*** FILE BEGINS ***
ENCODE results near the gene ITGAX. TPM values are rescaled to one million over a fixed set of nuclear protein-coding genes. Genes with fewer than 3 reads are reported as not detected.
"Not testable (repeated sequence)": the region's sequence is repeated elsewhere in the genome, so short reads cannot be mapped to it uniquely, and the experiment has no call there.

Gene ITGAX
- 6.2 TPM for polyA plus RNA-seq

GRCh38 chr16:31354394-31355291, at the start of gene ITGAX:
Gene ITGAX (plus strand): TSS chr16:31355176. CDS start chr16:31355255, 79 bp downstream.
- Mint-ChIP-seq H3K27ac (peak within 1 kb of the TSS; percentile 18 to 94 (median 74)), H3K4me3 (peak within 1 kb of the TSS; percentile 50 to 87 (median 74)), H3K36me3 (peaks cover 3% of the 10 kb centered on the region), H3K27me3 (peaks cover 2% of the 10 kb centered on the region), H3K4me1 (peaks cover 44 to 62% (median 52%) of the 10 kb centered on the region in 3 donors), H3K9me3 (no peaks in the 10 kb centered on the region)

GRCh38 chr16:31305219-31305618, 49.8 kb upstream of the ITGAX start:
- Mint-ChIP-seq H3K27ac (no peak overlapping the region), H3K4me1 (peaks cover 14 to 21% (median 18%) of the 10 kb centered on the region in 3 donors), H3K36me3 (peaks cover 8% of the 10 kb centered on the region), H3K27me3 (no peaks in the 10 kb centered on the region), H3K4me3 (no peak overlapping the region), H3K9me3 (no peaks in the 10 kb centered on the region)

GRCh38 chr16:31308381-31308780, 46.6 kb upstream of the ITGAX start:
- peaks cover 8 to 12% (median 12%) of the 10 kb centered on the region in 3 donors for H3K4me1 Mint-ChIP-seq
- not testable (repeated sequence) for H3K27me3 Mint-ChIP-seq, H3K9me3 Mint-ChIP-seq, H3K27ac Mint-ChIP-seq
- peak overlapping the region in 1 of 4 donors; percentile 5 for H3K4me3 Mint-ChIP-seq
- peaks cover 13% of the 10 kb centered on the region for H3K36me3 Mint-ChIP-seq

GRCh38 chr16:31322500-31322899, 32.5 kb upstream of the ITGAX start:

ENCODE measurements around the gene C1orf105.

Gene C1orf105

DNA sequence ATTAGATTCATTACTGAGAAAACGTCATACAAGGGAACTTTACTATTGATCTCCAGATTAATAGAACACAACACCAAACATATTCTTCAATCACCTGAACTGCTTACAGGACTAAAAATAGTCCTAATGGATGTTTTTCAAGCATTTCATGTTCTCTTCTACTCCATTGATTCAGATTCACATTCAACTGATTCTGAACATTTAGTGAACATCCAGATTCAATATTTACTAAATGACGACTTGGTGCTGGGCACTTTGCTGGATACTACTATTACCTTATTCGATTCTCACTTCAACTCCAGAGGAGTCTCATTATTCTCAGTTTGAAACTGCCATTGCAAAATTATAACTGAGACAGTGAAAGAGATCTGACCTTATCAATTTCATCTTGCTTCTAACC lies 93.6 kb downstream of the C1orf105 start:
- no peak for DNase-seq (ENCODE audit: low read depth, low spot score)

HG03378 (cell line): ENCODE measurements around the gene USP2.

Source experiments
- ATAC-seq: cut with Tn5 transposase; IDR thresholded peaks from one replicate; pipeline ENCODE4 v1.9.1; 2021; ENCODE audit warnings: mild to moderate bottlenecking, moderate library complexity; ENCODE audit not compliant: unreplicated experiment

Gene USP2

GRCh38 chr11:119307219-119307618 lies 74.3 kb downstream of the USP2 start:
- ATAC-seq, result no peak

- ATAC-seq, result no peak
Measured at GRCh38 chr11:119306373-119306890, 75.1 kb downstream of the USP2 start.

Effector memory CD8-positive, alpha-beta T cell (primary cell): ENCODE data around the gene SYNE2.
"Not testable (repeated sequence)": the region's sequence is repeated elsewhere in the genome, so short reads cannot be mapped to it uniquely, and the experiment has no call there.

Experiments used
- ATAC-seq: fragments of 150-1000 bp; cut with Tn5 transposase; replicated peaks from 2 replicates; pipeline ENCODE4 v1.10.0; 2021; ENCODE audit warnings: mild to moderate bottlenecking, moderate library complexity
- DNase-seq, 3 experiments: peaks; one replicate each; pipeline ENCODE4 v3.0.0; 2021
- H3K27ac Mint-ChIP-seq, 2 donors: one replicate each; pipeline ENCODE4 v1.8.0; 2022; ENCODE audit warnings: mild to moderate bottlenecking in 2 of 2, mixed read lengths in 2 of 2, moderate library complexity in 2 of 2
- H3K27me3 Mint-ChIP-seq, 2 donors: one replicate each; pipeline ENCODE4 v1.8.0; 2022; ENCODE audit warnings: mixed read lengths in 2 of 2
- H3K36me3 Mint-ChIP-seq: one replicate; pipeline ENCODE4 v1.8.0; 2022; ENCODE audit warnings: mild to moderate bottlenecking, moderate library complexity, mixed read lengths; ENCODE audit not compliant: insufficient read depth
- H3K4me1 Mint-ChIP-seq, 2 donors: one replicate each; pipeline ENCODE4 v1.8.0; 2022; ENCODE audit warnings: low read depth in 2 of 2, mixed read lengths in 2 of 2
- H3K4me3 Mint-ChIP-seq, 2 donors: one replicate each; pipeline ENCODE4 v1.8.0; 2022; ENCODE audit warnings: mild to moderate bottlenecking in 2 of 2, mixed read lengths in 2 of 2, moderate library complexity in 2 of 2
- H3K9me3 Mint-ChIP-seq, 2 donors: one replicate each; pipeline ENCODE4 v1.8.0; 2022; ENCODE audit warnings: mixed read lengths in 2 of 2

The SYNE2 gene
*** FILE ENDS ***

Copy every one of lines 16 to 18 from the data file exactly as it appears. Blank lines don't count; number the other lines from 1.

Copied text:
ENCODE measurements around the gene C1orf105.

Gene C1orf105

DNA sequence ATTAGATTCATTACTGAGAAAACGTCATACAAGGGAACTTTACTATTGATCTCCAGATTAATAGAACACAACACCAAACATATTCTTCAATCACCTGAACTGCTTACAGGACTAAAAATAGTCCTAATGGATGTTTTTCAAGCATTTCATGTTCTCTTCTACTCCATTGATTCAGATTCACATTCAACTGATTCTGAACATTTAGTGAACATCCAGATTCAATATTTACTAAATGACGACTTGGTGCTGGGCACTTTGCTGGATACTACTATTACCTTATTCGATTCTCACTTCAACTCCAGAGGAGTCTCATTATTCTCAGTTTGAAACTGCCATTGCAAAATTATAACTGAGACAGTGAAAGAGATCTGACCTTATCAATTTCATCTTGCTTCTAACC lies 93.6 kb downstream of the C1orf105 start: